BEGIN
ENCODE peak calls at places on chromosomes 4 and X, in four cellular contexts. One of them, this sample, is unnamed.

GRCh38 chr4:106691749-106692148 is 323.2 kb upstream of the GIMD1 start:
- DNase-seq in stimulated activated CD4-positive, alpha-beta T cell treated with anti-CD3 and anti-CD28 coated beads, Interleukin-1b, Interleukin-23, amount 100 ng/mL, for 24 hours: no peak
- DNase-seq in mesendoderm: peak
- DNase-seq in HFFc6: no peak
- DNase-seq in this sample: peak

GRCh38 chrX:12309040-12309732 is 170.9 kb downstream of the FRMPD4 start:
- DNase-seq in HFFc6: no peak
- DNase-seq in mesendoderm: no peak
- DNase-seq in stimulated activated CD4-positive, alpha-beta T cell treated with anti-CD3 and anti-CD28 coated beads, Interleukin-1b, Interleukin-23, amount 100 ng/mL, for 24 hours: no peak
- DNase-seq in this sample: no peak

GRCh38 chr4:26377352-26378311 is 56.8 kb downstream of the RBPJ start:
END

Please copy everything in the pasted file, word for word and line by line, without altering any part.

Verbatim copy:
ENCODE peak calls at places on chromosomes 4 and X, in four cellular contexts. One of them, this sample, is unnamed.

GRCh38 chr4:106691749-106692148 is 323.2 kb upstream of the GIMD1 start:
- DNase-seq in stimulated activated CD4-positive, alpha-beta T cell treated with anti-CD3 and anti-CD28 coated beads, Interleukin-1b, Interleukin-23, amount 100 ng/mL, for 24 hours: no peak
- DNase-seq in mesendoderm: peak
- DNase-seq in HFFc6: no peak
- DNase-seq in this sample: peak

GRCh38 chrX:12309040-12309732 is 170.9 kb downstream of the FRMPD4 start:
- DNase-seq in HFFc6: no peak
- DNase-seq in mesendoderm: no peak
- DNase-seq in stimulated activated CD4-positive, alpha-beta T cell treated with anti-CD3 and anti-CD28 coated beads, Interleukin-1b, Interleukin-23, amount 100 ng/mL, for 24 hours: no peak
- DNase-seq in this sample: no peak

GRCh38 chr4:26377352-26378311 is 56.8 kb downstream of the RBPJ start: